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MRI technique shows Covid-19 virus alters white matter in brain

A new magnetic resonance imaging (MRI) technique has revealed that the Covid-19 virus alters white matter in the brain.

HQ Team

June 15, 2023: A new magnetic resonance imaging (MRI) technique has revealed that the Covid-19 virus alters white matter in the brain.

“Some may think COVID-19 affects just the lungs,” said Alexander Wong, a Canada Research Chair in Artificial Intelligence and Medical Imaging,

“What was found is that this new MRI technique that we created is very good at identifying changes to the brain due to COVID-19. COVID-19 changes the white matter in the brain.”

 Alexander Wong developed a new imaging technique, known as correlated diffusion imaging, and it was recently used in a study by scientists at Baycrest’s Rotman Research Institute and Sunnybrook Hospital in Toronto.

Wong, a systems design engineering professor at the University of Waterloo, had previously developed the technique for a better imaging measure for detecting cancer. 

Different gradient

The correlated diffusion imaging is a new form of MRI that better highlights the differences in the way water molecules move in tissue by capturing and mixing MRI signals at different gradient pulse strengths and timings.

Researchers at Rotman, a centre for the study of brain function, saw Wong’s imaging discovery and thought it could likely also be used to identify changes to the brain due to COVID-19.

Subsequent tests proved that theory right. The CDI imaging of frontal-lobe white matter revealed a less restricted diffusion of water molecules in Covid-19 patients.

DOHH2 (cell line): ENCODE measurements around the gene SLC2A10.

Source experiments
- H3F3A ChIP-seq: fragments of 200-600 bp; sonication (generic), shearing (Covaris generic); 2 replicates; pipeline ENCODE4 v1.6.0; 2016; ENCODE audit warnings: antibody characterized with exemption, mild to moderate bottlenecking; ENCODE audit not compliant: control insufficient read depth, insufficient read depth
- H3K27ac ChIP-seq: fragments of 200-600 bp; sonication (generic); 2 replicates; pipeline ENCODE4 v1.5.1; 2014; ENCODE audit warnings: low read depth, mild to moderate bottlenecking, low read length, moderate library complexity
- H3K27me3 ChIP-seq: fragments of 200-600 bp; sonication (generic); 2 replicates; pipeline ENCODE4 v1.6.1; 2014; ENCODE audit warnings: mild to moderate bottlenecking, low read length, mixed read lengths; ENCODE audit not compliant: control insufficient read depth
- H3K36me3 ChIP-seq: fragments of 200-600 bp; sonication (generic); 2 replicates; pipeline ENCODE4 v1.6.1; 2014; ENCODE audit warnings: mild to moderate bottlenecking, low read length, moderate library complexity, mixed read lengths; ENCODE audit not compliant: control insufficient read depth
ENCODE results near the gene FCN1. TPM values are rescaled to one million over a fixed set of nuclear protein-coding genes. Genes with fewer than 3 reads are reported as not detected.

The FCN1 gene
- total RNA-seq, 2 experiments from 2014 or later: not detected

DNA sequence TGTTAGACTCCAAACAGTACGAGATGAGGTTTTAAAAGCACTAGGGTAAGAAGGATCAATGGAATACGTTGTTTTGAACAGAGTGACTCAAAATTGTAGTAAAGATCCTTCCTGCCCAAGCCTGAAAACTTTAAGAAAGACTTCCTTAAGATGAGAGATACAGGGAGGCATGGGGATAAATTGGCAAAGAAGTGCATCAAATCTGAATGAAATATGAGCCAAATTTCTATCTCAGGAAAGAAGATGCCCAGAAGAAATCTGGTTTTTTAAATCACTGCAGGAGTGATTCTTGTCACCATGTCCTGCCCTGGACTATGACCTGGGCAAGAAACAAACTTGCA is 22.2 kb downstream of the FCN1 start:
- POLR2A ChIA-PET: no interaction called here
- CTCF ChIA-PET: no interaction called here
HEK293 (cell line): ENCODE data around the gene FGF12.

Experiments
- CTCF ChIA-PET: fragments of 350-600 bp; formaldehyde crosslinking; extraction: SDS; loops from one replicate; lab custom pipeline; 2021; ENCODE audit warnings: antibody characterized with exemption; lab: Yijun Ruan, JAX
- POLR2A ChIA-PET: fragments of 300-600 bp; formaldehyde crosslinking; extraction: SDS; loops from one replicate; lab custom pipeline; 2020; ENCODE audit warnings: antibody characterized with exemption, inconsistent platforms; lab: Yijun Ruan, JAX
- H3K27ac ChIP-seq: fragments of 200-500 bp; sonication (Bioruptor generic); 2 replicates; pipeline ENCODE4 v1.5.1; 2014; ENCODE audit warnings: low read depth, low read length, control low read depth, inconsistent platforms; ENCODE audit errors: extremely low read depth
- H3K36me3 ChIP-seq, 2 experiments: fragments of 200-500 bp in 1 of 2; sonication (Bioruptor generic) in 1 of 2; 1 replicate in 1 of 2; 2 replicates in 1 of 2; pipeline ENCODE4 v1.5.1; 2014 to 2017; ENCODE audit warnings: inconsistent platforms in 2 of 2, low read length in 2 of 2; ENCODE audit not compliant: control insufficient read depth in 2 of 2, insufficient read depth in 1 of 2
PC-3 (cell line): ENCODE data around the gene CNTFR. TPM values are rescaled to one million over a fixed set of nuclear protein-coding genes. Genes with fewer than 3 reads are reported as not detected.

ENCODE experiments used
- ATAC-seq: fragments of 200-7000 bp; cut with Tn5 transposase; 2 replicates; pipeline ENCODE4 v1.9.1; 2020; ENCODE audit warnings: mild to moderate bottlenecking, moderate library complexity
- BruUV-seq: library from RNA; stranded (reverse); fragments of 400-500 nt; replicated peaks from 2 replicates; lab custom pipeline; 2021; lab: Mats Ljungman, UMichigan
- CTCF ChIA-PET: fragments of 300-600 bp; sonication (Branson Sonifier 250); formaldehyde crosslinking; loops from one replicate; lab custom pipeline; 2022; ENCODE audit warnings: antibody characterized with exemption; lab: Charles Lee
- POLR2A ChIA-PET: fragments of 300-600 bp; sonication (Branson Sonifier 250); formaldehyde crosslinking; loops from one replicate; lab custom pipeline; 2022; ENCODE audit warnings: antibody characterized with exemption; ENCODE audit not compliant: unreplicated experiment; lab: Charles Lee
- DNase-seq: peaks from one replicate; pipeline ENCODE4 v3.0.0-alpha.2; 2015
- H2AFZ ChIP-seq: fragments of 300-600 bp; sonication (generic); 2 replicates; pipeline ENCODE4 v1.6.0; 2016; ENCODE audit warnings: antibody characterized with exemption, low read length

At the same time, it showed a more restricted diffusion of water molecules in the cerebellum of patients with Covid-19.

The cerebellum is a part of the brain located at the back of one’s head, just above and behind where the spinal cord connects to the brain itself

React differently

Prof Wong said that the two regions of the brain reacted differently to the Covid-19 virus.

“First, the human cerebellum might be more vulnerable to Covid-19 infections. Second, the study reinforces the idea that Covid-19 infections can lead to changes in the brain.”

The Rotman study is one of the few to have shown Covid-19’s effects on the brain, and the first to report diffusion abnormalities in the white matter of the cerebellum. 

Although the study was designed to show changes, rather than specific damage, to the brain from Covid-19, its final report does discuss potential sources of such changes and links to disease and damage.

Prof Wong suggested future tests could focus on whether COVID-19 actually damages brain tissue. Additional studies could also determine if Covid-19 can change the brain’s grey matter.

“Hopefully, this research can lead to better diagnoses and treatments for Covid-19 patients,” Prof Wong said. “And that could just be the beginning for CDI as it might be used to understand degenerative processes in other diseases such as Alzheimer’s or to detect breast or prostate cancers.”

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